African-Americans had been an integral part of the U. S. Navy since the days of John Paul Jones, however, they were restricted to the stewards branch when the United States entered World War II.
Despite the restriction, on December 7, 1941 when the Japanese made their infamous sneak attack at Pearl Harbor, a Black messman, Dorie Miller took over a machine gun aboard the Battleship West Virginia and turned it on the Japanese and became one of the heroes of the day.
Dorie Miller, a native of Waco, Texas, was looking forward to having a quite and peaceful day as a mess attendant due to the fact that most of the officers and crewmen of the West Virginia and the other eight battleship that were moored in the harbor, were spending the weekend ashore or asleep aboard.
At the onset of the attack, Miller and Ensign Edmond Jacoby made their way to the deck, and encountered Lieutenant Commander Doir Johnson who asked Miller to come along and assist in caring for the ships skipper, Captain Mervyn Bennion. The skipper had been seriously injured when a splinter from a bomb that hit the Battleship Tennessee raked the bridge of the West Virginia. Johnson and Miller lifted the skipper and carries him from an exposed position to a sheltered spot behind the conning tower.
Ensign Victor Delano spotted two inactive machine guns and recruited another officer and a seaman to activate the guns and attack the invading enemy planes. Mess Attendant Second Class Miller was to supply them with ammunition. As Delanos attention was attracted elsewhere, Miller began firing a stream of bullets at the Japanese planes that roared over the deck.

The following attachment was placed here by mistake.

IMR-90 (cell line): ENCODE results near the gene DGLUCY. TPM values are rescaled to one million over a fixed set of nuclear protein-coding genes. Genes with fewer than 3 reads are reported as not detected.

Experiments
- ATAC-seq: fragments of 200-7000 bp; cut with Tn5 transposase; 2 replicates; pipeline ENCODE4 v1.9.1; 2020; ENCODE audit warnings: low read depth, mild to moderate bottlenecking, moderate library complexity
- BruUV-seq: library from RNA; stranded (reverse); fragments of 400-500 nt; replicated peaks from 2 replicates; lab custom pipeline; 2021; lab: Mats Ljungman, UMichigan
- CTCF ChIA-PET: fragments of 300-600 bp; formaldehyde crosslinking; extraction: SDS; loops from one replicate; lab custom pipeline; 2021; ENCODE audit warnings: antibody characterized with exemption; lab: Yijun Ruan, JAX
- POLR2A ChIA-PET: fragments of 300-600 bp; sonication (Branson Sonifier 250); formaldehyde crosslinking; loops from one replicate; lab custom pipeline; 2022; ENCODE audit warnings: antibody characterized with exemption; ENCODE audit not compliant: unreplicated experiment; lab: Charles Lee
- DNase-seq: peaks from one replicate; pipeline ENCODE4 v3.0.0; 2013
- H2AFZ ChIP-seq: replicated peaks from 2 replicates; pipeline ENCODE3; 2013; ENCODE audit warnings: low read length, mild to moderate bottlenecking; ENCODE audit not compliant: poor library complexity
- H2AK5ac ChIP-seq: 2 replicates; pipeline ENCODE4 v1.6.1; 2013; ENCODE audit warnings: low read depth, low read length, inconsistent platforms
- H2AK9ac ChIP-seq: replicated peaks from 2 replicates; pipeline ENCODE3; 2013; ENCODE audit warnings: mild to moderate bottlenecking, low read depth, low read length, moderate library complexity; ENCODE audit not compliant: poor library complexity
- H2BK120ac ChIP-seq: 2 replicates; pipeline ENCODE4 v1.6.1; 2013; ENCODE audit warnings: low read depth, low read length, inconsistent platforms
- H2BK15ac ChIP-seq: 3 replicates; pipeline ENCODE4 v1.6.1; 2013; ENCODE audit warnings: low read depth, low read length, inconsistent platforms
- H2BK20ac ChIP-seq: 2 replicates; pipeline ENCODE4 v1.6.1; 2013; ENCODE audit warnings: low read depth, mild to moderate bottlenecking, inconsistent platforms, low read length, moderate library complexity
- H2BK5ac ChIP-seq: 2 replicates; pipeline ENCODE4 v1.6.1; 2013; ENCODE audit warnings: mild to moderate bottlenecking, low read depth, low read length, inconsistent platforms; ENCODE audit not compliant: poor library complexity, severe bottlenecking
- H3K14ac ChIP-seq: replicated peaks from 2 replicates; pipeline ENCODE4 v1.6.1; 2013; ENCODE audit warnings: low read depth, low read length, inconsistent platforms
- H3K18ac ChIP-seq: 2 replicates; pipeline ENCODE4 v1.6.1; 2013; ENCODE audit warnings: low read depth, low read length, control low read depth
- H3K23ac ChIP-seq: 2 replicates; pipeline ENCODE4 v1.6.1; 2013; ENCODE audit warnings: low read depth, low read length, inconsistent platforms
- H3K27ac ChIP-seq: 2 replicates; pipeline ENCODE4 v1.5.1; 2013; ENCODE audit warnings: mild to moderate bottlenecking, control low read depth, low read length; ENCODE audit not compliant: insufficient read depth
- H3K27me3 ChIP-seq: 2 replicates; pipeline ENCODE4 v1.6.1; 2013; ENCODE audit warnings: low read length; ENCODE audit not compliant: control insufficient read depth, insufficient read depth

Even though he had never been trained in the operation of a machine gun due to a rigid segregated Navy policy, Miller continue to fire away. An accurate assessment of Millers astonishing marksmanship was impossible to determine due to the confusion of the battle, however, he was officially credited with downing two Japanese planes. Some witnesses insisted that he had disposed of as many as six.
Miller was honored as one of the first heroes of World War II, and six months later the Navy Cross was pinned his chest by Admiral Chester W. Nimitz, commander in chief of the Pacific Fleet. He was cited for his distinguished devotion to duty, extreme courage, and disregard for his own personal safety during the attack.
Almost two years later on Thanksgiving Day of 1943, Miller, one of many Blacks who deserted the galleys and washrooms to engage the enemy, went down with most of the seven-hundred-man crew of the aircraft carrier Liscombe Bay after being hit by a Japanese torpedo.
Appendix to the Congressional Record, Volume 92 - Part 9, January 14, 1946, to March 8, 1946.
Drotning, Phillip T. Black Heroes in Our Nations
History, New York: Washington Square Press, 1969. all
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